A judge in Chicago in the US has sentenced a man to prison for concealing that he was a HIV patient while donating blood to a plasma collection center at Hammond.
Michael Ivy, 46, of East Chicago, pleaded guilty to selling blood contaminated with the HIV in September last year.
Blood plasma is the liquid component of blood, in which the blood cells are suspended. Plasma is a yellow colored liquid. Plasma is the largest single component of blood, making up about 55% of total blood volume. Blood plasma contains many vital proteins including fibrinogen, globulins and human serum albumin.
Pro-Tem Lake County Criminal Court Judge Robert Lewis on Friday ordered Ivy to serve a two-year sentence in a state prison and imposed a one-year probation on him.
Ivy admitted he had been diagnosed in August 2002 with HIV. A doctor at St. Catherine Hospital in East Chicago confirmed the diagnosis in November 2002 and told Ivy he could never donate blood, plasma or tissue in the future.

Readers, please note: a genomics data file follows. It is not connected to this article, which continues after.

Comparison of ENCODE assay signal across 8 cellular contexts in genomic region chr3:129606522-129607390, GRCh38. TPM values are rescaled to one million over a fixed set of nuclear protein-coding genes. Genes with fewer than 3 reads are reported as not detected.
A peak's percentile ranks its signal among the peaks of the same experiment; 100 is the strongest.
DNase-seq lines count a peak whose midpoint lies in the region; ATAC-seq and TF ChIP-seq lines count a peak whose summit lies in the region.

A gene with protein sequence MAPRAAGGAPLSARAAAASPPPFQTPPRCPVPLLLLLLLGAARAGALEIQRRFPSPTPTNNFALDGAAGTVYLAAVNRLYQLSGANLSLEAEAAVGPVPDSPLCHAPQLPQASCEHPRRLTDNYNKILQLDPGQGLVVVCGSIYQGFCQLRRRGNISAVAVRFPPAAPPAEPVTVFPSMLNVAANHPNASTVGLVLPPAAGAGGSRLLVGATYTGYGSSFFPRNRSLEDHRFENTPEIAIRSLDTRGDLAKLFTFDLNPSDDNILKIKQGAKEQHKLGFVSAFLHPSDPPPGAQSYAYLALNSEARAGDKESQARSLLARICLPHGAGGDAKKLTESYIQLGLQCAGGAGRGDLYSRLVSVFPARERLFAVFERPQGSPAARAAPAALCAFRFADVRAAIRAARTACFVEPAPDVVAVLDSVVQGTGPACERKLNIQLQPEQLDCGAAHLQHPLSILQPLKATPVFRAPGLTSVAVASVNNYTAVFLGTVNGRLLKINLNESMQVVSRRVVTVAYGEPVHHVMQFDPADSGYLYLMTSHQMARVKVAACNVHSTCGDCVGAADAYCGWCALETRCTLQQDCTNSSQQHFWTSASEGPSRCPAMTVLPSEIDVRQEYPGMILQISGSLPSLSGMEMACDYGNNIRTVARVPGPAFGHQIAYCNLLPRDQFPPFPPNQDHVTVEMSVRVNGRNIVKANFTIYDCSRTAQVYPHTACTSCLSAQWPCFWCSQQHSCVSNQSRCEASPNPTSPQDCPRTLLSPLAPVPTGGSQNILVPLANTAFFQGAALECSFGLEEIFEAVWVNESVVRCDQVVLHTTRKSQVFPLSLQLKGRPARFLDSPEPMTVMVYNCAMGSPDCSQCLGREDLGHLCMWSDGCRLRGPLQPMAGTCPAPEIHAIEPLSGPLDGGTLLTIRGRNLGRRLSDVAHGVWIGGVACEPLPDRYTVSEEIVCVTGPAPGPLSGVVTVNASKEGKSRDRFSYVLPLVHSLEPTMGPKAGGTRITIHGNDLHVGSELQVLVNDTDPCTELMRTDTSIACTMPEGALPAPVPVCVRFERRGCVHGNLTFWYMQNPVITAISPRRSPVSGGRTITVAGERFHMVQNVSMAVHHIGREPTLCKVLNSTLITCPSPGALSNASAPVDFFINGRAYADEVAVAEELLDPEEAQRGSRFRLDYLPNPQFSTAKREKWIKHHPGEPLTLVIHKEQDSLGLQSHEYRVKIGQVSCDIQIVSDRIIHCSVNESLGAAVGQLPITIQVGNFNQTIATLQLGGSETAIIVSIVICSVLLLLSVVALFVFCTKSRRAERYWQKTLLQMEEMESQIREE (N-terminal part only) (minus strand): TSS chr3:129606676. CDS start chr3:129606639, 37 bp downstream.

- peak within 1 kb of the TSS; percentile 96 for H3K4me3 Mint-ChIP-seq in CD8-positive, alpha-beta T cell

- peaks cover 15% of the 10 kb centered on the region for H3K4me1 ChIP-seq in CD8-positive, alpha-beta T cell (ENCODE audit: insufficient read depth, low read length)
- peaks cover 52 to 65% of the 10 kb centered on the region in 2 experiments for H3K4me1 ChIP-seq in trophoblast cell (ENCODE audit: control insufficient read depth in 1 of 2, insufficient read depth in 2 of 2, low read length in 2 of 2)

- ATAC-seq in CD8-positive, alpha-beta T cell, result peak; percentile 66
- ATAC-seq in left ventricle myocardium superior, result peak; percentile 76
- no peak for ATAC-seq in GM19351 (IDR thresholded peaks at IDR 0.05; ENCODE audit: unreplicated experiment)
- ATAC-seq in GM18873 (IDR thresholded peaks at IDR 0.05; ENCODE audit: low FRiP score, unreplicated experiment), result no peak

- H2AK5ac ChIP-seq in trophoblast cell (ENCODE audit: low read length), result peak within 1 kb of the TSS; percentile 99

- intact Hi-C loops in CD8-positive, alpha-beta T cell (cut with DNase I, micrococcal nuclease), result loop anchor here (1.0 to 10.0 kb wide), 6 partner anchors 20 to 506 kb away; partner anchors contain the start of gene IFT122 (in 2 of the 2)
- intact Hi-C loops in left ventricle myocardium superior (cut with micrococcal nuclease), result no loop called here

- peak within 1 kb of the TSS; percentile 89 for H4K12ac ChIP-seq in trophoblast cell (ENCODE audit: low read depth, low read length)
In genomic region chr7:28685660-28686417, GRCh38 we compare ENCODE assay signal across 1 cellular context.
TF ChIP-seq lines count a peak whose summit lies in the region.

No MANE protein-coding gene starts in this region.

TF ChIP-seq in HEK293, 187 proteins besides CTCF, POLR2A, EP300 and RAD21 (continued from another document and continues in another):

Nevertheless, Ivy indicated to Bio-Blood, the Hammond collection center, last summer he wasn't infected with HIV. He checked the "no" box on a questionnaire that asked if he was HIV positive.
Court records say Ivy donated blood three times last September before Bio-Blood tested the Sept. 13 specimen and found it HIV positive. State law requires contaminated blood to be destroyed.
According to researchers there is a 90% risk of HIV transmission through infected blood products which is higher than the risk from any other transmission means.
However there are those who object to criminalization of reckless transmission. They say that if there are many high-profile prosecutions, those who might be infected may be deterred from testing. This may have serious public health implications.